Infrapopliteal Bypass

Updated: Feb 13, 2023
  • Author: Cheong Jun Lee, MD; Chief Editor: Vincent Lopez Rowe, MD, FACS  more...
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Infrapopliteal bypass is a major lower-extremity arterial reconstruction, the goal of which is to establish inline flow to target vessels such as the tibial, peroneal, or pedal arteries. Arterial supply (inflow) sites therefore include the common femoral, deep femoral (profunda femoris), superficial femoral, and popliteal arteries. Occasionally, a tibial artery may become the inflow vessel.

The primary indication for infrapopliteal bypass is critical limb ischemia (CLI) due to atherosclerotic peripheral arterial disease (PAD). This method of surgical arterial reconstruction can be applied to patients with nonatherosclerotic conditions such as aneurysmal disease and traumatic arterial injuries. The bypass conduit should usually be composed of autogenous vein, but prosthetic material can be used in the absence of suitable autogenous conduit. [1]

With regard to conduit type, vein grafts are superior to all prosthetic conduits for infrapopliteal bypass, regardless of target vessel. [2, 3, 4] The great saphenous vein (GSV; also referred to as the long or greater saphenous vein) is the most commonly utilized autogenous conduit; however, the small saphenous vein (SSV; also referred to as the short or lesser saphenous vein), the superficial femoral vein, [5] and spliced vein grafts from the arm can also be used. [6, 7]

Numerous varieties of prosthetic conduits are available; options include the following:

  • Dacron
  • Heparin-bonded Dacron
  • Human umbilical vein
  • Polytetrafluoroethylene (PTFE)
  • Heparin-bonded PTFE

Of these, PTFE is the most commonly used material. All prosthetic grafts perform with similar patency rates in the infrapopliteal position and are inferior to autogenous grafts, regardless of type; composite grafts appear to be no better than prosthetic grafts in this regard. [3] The 1-year patency rates of vein conduit in the infrapopliteal position reach 70-80%, whereas those of prosthetic grafts reach 30-50% at best. [2] If a prosthetic graft is used in the infrapopliteal position, an adjunctive vein cuff at the distal anastomosis improves patency. [8]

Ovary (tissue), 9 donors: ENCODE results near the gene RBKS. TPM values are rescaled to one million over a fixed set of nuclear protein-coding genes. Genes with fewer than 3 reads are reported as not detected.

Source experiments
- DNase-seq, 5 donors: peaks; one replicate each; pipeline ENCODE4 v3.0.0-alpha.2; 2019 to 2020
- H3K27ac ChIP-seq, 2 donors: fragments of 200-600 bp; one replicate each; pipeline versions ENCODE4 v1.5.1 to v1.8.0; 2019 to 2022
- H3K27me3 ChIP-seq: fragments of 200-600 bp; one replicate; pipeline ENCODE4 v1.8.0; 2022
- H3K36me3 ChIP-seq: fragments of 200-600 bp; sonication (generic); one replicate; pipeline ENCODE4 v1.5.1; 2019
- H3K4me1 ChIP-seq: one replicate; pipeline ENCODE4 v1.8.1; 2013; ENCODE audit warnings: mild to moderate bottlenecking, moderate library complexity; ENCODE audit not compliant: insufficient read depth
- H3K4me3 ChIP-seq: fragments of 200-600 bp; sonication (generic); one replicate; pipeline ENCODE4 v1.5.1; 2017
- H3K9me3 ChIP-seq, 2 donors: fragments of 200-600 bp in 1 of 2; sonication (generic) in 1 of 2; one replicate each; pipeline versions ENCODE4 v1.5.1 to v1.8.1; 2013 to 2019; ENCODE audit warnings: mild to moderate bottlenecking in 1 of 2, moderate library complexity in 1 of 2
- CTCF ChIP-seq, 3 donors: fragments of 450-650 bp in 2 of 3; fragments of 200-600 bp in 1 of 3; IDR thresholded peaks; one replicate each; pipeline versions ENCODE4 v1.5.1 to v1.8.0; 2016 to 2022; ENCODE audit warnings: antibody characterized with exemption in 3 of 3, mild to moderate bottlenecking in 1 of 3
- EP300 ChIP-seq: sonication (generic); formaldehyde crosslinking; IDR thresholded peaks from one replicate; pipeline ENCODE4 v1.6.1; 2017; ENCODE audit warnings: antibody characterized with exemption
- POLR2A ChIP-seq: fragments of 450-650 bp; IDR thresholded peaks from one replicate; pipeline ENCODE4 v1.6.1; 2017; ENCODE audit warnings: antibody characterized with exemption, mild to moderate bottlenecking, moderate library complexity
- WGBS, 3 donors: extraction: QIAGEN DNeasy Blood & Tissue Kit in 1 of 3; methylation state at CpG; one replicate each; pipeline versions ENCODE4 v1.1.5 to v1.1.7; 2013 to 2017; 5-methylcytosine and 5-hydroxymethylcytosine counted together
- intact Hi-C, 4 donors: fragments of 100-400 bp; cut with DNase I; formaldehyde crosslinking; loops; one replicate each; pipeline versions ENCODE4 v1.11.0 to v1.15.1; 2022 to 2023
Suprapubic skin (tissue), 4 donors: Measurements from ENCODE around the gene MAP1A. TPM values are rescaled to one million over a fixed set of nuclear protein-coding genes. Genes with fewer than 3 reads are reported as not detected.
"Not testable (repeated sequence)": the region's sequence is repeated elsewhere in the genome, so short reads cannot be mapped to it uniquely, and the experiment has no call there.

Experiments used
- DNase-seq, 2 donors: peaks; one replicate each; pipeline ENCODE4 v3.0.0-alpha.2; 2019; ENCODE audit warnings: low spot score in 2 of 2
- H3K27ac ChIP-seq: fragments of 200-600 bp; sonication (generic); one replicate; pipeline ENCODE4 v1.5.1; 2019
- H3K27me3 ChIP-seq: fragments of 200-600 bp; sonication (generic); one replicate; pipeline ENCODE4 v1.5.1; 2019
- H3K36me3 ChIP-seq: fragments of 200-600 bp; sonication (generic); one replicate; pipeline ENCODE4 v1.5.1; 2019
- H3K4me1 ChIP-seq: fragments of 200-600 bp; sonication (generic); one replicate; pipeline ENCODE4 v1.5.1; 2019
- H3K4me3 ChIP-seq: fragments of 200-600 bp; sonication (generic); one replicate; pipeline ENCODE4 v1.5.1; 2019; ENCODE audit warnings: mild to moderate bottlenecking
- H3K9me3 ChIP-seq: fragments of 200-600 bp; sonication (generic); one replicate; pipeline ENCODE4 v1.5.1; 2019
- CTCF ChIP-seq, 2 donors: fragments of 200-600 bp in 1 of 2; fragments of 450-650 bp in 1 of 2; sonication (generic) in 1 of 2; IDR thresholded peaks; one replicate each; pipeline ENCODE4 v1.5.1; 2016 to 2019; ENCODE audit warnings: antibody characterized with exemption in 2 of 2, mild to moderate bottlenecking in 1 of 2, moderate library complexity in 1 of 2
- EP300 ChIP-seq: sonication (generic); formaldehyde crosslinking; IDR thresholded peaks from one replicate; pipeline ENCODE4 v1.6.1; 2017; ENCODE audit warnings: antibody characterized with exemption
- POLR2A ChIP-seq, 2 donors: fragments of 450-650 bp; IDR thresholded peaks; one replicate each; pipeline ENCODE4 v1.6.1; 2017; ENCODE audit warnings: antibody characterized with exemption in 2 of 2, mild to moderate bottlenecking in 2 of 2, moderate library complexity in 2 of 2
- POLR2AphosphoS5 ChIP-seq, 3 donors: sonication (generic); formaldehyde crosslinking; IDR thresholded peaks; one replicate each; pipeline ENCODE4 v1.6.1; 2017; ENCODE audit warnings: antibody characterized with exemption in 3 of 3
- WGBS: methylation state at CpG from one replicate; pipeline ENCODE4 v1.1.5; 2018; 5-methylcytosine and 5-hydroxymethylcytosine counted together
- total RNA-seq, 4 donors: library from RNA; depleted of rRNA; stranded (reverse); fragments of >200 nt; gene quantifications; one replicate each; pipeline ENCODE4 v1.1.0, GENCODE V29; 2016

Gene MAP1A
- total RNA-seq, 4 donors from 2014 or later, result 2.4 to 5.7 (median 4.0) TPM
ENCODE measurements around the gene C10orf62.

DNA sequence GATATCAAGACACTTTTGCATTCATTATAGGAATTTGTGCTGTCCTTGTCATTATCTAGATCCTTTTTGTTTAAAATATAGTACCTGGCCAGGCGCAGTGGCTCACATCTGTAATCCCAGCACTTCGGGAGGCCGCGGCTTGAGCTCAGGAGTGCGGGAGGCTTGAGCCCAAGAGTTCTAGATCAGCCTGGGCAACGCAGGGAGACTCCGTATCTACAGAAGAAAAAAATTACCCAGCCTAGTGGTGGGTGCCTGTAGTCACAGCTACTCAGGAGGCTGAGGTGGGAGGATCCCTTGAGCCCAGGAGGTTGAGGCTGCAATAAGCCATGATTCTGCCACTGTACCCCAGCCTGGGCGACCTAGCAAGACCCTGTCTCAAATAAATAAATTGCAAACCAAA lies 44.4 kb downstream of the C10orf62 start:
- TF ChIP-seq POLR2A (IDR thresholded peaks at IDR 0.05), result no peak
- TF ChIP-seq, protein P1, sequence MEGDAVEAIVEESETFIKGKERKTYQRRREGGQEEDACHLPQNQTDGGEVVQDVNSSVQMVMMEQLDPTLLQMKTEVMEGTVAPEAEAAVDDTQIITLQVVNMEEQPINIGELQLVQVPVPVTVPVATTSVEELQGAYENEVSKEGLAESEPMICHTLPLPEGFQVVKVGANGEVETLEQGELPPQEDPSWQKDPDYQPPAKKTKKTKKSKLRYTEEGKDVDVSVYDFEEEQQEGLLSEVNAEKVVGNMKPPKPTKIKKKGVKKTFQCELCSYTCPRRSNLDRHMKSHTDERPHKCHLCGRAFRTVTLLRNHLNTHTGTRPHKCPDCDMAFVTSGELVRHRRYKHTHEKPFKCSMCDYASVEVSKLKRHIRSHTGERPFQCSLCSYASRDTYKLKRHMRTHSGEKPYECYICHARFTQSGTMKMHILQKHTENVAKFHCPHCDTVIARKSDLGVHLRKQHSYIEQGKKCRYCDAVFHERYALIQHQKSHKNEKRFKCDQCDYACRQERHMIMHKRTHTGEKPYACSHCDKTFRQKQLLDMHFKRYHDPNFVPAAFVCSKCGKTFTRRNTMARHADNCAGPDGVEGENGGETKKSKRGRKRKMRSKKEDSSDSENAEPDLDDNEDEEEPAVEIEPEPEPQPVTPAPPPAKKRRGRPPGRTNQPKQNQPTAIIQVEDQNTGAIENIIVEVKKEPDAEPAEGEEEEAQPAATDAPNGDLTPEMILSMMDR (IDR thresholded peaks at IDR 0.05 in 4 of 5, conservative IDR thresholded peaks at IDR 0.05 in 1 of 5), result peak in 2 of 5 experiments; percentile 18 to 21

Indications for infrapopliteal bypass include the following:

  • Symptomatic lower-extremity ischemia (eg, disabling claudication, rest pain, or tissue loss)
  • Aneurysmal disease
  • Traumatic arterial injury

In 2019, the Global Vascular Guidelines were published via a joint effort from the the European Society for Vascular Surgery (ESVS), the Society for Vascular Surgery (SVS), and the World Federation of Vascular Societies (WFVS). [9]  The GVG program endorsed the SVS Threatened Limb Classification system, based on grading of Wounds, Ischemia, and foot Infection (WIfI). It also proposed the Global Anatomic Staging System (GLASS), which involved defining a preferred target artery path and then estimating limb-based patency, from which three stages of complexity for intervention were derived.



Contraindications for infrapopliteal bypass include the following:

  • Debilitated patient with severe comorbidities
  • Lack of an appropriate distal target for revascularization
  • Unaddressed inflow disease
  • Severe joint contractures
  • Nonambulatory patient

Technical Considerations

Best practices

The principles of surgical revascularization are based on the following three components:

  • Inflow
  • Outflow
  • Conduit

The inflow vessel (ie, the artery from which the bypass will originate) must have adequate flow and pressure and allow suturing. Significant vascular calcification or atherosclerotic disease of the inflow artery can present technical challenges. The outflow vessel should be the least diseased vessel with runoff to the foot. On imaging, inflow and outflow arteries must be well characterized. If disease exists in the proposed inflow vessel and a less diseased more proximal artery cannot be accessed or used because of bypass graft length constraints, an adjunctive procedure to address the inflow disease (eg, endarterectomy) must be added to the operative plan.